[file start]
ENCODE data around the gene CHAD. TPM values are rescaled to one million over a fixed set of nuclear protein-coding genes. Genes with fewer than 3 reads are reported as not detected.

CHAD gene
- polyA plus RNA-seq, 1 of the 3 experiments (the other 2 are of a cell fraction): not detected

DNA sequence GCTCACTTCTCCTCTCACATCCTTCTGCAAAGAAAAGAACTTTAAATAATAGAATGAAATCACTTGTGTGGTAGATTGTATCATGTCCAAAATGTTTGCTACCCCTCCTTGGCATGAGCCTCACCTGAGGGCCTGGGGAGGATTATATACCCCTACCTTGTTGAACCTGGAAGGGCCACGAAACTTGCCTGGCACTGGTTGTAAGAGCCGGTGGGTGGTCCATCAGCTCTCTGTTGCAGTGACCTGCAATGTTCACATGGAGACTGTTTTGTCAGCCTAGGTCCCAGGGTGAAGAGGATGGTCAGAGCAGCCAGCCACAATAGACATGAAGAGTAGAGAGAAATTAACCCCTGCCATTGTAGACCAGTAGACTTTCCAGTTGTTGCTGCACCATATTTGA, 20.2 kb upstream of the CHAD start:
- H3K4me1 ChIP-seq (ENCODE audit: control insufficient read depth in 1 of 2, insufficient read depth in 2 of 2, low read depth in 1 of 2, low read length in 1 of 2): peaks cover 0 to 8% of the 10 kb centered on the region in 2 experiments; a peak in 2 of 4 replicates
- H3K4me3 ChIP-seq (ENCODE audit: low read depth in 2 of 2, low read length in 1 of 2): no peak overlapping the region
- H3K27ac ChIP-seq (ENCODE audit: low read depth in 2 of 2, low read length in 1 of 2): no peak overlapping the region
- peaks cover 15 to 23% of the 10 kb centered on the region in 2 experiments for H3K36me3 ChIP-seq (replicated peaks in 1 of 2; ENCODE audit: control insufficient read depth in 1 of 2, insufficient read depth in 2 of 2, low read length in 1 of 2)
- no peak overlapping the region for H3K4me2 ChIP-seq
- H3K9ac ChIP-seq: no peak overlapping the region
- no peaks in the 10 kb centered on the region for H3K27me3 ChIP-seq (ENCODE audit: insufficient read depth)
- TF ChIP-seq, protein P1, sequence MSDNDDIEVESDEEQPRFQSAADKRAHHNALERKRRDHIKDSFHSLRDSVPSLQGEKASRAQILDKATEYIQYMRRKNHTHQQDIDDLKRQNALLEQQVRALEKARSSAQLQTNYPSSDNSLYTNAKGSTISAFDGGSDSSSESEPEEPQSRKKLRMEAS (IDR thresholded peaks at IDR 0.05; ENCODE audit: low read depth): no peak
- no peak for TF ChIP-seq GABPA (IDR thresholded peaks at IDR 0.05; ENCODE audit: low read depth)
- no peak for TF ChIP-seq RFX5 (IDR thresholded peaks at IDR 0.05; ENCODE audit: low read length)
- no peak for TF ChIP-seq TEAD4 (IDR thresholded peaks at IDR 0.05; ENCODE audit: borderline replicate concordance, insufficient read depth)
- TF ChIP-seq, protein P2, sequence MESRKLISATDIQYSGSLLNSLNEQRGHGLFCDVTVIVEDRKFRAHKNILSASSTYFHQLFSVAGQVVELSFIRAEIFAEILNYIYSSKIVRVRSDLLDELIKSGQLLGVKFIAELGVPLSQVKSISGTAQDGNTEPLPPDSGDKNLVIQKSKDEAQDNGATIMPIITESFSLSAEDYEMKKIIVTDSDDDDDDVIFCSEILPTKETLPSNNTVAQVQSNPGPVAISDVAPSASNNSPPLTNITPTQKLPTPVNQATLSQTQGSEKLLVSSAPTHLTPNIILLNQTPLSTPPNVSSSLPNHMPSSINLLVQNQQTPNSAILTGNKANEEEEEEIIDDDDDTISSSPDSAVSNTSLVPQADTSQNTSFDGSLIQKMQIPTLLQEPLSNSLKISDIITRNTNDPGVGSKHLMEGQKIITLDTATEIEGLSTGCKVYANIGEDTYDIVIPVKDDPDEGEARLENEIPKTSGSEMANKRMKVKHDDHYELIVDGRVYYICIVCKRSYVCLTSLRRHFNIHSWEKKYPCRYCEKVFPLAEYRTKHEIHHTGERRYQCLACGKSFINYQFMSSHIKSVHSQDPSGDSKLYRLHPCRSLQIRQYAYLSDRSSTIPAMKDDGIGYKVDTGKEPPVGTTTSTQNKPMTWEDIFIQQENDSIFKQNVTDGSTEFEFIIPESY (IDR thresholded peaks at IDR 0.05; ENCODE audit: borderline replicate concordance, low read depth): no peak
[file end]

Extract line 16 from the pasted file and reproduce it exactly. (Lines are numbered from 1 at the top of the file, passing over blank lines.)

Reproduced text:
- TF ChIP-seq, protein P2, sequence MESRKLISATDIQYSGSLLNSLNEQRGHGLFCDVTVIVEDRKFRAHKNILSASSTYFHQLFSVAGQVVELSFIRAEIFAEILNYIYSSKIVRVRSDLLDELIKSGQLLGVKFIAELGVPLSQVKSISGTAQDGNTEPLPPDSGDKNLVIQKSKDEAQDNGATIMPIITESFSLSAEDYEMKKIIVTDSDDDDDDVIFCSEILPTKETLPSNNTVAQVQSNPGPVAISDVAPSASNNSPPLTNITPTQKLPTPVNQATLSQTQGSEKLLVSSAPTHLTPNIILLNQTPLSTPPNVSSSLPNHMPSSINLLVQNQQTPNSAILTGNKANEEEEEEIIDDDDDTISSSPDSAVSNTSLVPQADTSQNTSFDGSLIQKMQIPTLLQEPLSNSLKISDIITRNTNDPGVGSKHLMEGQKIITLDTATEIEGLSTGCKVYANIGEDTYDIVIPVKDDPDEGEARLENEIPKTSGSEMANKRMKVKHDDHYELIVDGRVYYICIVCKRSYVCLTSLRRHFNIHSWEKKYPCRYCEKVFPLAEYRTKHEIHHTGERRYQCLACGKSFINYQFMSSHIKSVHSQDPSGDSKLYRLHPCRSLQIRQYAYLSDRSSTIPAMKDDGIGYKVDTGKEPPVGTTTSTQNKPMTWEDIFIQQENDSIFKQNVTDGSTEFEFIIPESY (IDR thresholded peaks at IDR 0.05; ENCODE audit: borderline replicate concordance, low read depth): no peak